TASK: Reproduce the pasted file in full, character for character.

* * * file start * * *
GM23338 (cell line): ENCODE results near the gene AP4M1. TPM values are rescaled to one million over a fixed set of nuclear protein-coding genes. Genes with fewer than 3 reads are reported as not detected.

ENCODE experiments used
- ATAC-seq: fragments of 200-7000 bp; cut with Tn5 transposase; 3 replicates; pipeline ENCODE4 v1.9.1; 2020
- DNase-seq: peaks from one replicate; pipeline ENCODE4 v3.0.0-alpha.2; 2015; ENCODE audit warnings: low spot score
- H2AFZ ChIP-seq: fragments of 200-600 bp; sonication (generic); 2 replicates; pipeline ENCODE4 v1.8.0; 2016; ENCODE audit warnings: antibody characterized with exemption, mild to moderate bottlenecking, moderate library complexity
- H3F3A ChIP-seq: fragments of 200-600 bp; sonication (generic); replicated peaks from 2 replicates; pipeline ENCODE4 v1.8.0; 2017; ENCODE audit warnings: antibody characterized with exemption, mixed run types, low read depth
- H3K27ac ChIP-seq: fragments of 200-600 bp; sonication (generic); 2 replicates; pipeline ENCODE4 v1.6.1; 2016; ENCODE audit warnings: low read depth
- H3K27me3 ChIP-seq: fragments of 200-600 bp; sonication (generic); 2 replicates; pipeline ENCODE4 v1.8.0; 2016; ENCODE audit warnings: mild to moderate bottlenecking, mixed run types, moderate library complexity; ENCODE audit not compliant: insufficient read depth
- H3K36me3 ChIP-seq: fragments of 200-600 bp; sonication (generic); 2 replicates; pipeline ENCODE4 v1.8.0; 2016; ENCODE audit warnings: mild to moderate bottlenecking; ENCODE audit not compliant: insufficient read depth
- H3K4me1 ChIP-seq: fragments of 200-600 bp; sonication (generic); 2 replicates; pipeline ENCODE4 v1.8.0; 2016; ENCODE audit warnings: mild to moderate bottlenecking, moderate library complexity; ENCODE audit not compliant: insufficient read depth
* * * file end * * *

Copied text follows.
GM23338 (cell line): ENCODE results near the gene AP4M1. TPM values are rescaled to one million over a fixed set of nuclear protein-coding genes. Genes with fewer than 3 reads are reported as not detected.

ENCODE experiments used
- ATAC-seq: fragments of 200-7000 bp; cut with Tn5 transposase; 3 replicates; pipeline ENCODE4 v1.9.1; 2020
- DNase-seq: peaks from one replicate; pipeline ENCODE4 v3.0.0-alpha.2; 2015; ENCODE audit warnings: low spot score
- H2AFZ ChIP-seq: fragments of 200-600 bp; sonication (generic); 2 replicates; pipeline ENCODE4 v1.8.0; 2016; ENCODE audit warnings: antibody characterized with exemption, mild to moderate bottlenecking, moderate library complexity
- H3F3A ChIP-seq: fragments of 200-600 bp; sonication (generic); replicated peaks from 2 replicates; pipeline ENCODE4 v1.8.0; 2017; ENCODE audit warnings: antibody characterized with exemption, mixed run types, low read depth
- H3K27ac ChIP-seq: fragments of 200-600 bp; sonication (generic); 2 replicates; pipeline ENCODE4 v1.6.1; 2016; ENCODE audit warnings: low read depth
- H3K27me3 ChIP-seq: fragments of 200-600 bp; sonication (generic); 2 replicates; pipeline ENCODE4 v1.8.0; 2016; ENCODE audit warnings: mild to moderate bottlenecking, mixed run types, moderate library complexity; ENCODE audit not compliant: insufficient read depth
- H3K36me3 ChIP-seq: fragments of 200-600 bp; sonication (generic); 2 replicates; pipeline ENCODE4 v1.8.0; 2016; ENCODE audit warnings: mild to moderate bottlenecking; ENCODE audit not compliant: insufficient read depth
- H3K4me1 ChIP-seq: fragments of 200-600 bp; sonication (generic); 2 replicates; pipeline ENCODE4 v1.8.0; 2016; ENCODE audit warnings: mild to moderate bottlenecking, moderate library complexity; ENCODE audit not compliant: insufficient read depth